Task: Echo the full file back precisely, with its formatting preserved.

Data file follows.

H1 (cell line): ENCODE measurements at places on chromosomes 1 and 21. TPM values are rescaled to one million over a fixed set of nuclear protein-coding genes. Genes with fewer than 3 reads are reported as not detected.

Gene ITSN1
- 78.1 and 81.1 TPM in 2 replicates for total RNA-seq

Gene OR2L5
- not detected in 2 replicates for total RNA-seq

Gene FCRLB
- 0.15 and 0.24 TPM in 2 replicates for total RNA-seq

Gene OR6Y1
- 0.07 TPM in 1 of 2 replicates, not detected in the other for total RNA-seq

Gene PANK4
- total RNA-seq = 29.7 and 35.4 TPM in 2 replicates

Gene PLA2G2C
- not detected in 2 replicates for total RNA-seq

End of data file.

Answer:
H1 (cell line): ENCODE measurements at places on chromosomes 1 and 21. TPM values are rescaled to one million over a fixed set of nuclear protein-coding genes. Genes with fewer than 3 reads are reported as not detected.

Gene ITSN1
- 78.1 and 81.1 TPM in 2 replicates for total RNA-seq

Gene OR2L5
- not detected in 2 replicates for total RNA-seq

Gene FCRLB
- 0.15 and 0.24 TPM in 2 replicates for total RNA-seq

Gene OR6Y1
- 0.07 TPM in 1 of 2 replicates, not detected in the other for total RNA-seq

Gene PANK4
- total RNA-seq = 29.7 and 35.4 TPM in 2 replicates

Gene PLA2G2C
- not detected in 2 replicates for total RNA-seq